Pattern Formation in Biological Systems
A) Pattern formation in Dictyostelium discoideum
I am interested in the experimental and theoretical aspects of pattern formation in colonies of Dictysotelium discoideum (D.d.) cells. The slim mold D.d. is a valuable model organism to study pattern formation and development in biology. When deprived of nutrients, D.d. cells aggregate by a chemotactic response to the chemoattractant cAMP and then develop to form multicellular fruiting bodies. The cells initiate the process by the spontaneous release of cAMP pulses. The other cells respond to the attractant stimulation by moving towards its source and by relaying the signal. As a result, circular and spiral wave patterns form with time, which have a periodicity of few minutes. The main focuses of our investigations are the following:
A-1) Pattern formation in the presence of an external flow
In the natural environment, populations of starving D.d. may experience fluid flows that will profoundly alter the wave generation processes as we show here. Although in nature these wave processes occur in 3D, a first understanding may be gained in a quasi 1D geometry. We investigate spatial-temporal dynamics of a uniformly distributed population of D.d. cells in a flow-through narrow microfluidic channel. As shown in the Figure 1, the starved amoebae are attached to the surface of the channel and exposed to an external fluid flow that advects cAMP molecules downstream. This transport anisotropy in the extracellular medium induced macroscopic wave trains that differ profoundly from conventional excitation waves in this system. In our theoretical investigations, we focus on the convectively unstable regime, where a perturbation applied to the system dies out in the laboratory reference frame, while it grows in a moving one. By fixing the upstream boundary condition the system becomes unstable, producing a trigger wave that travels upstream, and a wave train propagating downstream. The trigger wave is absorbed when it reaches the upstream boundary, then the system destabilizes again, and the phenomenon repeats. In our 2-D simulations the trigger wave propagating against the flow has a triangular shape, similar to concentration profiles exhibiting a cusp in auto-catalytic advection reactions.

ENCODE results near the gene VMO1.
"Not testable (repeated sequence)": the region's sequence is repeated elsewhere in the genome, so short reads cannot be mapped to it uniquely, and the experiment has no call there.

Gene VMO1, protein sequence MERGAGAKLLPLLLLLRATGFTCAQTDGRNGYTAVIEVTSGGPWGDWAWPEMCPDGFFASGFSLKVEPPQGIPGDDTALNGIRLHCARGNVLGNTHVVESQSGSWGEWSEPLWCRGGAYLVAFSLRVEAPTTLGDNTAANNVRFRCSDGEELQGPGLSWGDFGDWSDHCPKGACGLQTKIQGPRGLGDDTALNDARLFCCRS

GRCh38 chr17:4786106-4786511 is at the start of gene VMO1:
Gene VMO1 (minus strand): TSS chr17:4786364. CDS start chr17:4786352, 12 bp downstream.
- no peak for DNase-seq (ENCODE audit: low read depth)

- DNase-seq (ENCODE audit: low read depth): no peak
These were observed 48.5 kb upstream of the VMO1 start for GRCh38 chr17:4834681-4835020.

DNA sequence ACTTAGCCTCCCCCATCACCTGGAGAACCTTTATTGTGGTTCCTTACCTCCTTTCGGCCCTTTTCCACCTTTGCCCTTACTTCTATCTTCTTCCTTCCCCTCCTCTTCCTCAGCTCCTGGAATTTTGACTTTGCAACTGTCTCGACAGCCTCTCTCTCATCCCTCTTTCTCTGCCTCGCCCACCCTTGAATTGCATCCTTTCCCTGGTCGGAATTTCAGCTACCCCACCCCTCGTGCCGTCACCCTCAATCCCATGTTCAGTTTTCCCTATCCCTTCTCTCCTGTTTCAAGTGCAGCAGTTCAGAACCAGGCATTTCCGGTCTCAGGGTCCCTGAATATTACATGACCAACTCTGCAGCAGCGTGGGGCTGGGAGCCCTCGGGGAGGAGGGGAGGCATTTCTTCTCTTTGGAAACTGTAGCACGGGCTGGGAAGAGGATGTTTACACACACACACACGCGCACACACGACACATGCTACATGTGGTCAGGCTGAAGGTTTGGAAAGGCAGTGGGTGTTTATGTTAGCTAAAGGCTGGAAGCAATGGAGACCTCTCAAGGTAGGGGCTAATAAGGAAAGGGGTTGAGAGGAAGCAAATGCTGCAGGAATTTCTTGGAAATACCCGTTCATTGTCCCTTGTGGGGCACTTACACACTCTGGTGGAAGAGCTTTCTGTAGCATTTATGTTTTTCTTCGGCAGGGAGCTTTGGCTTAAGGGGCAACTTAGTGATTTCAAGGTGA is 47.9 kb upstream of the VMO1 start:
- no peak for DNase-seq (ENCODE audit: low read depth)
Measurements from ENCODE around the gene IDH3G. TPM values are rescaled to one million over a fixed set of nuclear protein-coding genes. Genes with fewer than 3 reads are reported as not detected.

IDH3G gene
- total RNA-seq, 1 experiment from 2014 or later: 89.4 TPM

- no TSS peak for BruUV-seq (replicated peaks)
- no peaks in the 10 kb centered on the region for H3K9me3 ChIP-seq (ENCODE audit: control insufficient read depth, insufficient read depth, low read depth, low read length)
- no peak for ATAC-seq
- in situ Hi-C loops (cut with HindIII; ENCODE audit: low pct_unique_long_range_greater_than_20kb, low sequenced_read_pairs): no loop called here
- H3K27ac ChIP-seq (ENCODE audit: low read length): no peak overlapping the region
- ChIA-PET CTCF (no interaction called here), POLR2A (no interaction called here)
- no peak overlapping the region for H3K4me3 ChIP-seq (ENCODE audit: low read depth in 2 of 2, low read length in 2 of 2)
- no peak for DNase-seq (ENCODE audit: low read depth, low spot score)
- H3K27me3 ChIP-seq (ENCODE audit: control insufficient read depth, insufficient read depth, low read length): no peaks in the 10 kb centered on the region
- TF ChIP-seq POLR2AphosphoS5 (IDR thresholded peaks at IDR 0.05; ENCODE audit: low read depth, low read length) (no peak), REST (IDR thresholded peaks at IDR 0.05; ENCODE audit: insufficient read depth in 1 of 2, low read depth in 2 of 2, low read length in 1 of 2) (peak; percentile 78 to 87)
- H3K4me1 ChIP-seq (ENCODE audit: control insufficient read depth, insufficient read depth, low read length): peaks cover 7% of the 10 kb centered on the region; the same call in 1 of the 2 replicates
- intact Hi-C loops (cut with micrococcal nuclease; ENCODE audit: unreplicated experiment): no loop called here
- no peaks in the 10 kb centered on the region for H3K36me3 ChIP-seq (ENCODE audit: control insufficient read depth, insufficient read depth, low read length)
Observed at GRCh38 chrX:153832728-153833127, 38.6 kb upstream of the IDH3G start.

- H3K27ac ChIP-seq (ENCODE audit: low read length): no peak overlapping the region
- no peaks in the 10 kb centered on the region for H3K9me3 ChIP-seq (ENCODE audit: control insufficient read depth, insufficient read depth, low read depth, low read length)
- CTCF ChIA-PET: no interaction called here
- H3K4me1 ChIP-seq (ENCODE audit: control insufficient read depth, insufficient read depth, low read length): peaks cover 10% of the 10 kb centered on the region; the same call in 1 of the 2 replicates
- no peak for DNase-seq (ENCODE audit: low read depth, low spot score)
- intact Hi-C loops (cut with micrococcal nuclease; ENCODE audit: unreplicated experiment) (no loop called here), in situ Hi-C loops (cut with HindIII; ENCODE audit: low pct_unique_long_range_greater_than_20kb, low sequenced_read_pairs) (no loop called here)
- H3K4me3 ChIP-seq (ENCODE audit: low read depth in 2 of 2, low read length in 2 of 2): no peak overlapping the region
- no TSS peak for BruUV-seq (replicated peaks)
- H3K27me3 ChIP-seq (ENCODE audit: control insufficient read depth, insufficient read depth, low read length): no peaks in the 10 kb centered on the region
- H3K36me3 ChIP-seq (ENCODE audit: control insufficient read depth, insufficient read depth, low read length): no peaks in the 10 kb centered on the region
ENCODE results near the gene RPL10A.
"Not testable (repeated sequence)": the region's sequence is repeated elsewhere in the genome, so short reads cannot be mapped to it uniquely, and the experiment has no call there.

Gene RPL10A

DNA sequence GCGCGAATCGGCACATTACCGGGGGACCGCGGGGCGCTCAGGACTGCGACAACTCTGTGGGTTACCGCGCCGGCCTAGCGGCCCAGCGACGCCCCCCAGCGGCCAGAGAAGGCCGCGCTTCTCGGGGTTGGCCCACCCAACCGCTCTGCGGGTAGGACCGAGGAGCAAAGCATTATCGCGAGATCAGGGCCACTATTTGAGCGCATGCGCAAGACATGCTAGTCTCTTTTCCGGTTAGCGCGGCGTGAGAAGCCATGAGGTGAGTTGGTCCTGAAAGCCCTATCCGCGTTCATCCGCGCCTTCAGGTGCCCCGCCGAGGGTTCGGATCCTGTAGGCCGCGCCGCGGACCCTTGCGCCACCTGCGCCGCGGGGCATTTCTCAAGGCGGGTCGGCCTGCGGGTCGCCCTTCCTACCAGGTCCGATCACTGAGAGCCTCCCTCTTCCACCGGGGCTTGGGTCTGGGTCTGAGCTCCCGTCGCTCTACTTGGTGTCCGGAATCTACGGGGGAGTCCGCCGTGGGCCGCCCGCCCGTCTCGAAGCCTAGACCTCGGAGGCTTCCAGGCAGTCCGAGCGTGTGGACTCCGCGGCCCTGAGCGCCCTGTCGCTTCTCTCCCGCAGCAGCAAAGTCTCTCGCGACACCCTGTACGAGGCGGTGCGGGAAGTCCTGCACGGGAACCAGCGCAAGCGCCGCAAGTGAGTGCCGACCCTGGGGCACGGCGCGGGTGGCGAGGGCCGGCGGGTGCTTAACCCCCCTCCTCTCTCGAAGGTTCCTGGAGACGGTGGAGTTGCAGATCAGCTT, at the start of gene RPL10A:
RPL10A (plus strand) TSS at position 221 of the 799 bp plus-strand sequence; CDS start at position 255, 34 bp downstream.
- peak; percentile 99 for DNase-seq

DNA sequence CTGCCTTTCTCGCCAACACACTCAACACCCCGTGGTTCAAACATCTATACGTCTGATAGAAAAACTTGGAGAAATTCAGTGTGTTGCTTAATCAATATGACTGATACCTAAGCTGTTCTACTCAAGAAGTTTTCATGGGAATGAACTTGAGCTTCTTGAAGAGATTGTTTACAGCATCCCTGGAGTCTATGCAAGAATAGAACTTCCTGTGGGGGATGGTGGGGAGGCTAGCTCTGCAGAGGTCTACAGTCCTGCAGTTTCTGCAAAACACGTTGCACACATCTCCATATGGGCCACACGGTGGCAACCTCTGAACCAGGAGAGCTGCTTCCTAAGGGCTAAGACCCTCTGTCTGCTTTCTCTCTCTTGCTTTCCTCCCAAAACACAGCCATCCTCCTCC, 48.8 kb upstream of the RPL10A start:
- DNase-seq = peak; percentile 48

A-2) Pattern formation in the presence of external obstacles
In their natural habitat, populations of starving cells are exposed to spatial heterogeneities that will profoundly influence the processes of wave generation and propagation. In nature the obstacles are randomly distributed in 3D, but as a first step towards understanding, we look at a simpler system of cells in a 2D geometry with a periodic arrangement of obstacles. Our quasi-2D geometry consists of a regular array of millimeter-sized pillars that control spatio-temporal dynamics of a population of uniformly distributed D.d. cells. As shown below, these spatial heterogeneities induce circular waves centered on the posts that trigger chemotactic cell movement towards the pillars. This leads to the formation of periodic Voronoi domains that reflect the periodicity of the underlying macro-pillar array.
B) Synthetic biology
In this project, we aim to attach beating isolated cilia/flagella to a substrate and build a cilia carpet. A challenge is to establish a protocol in which the flagellum binds only from one end to the substrate. Up to now, we have successfully isolated and reactivated flagella from the green algae Chlamydomonas reinhardtii. Flagella are slender cellular appendages whose regular beating propel cells and microorganisms through aqueous media. The flagella from Chlamydomonas are approximately 12 µm long and 0.2 µm thick. The beat is an oscillating pattern of propagating bends generated by dynein molecular motors. An example of the beating pattern of an isolated flagellum and the corresponding curvature waves are shown in the figure below. The white and blue star-like trajectories depict the position of the basal and distal ends of the axoneme.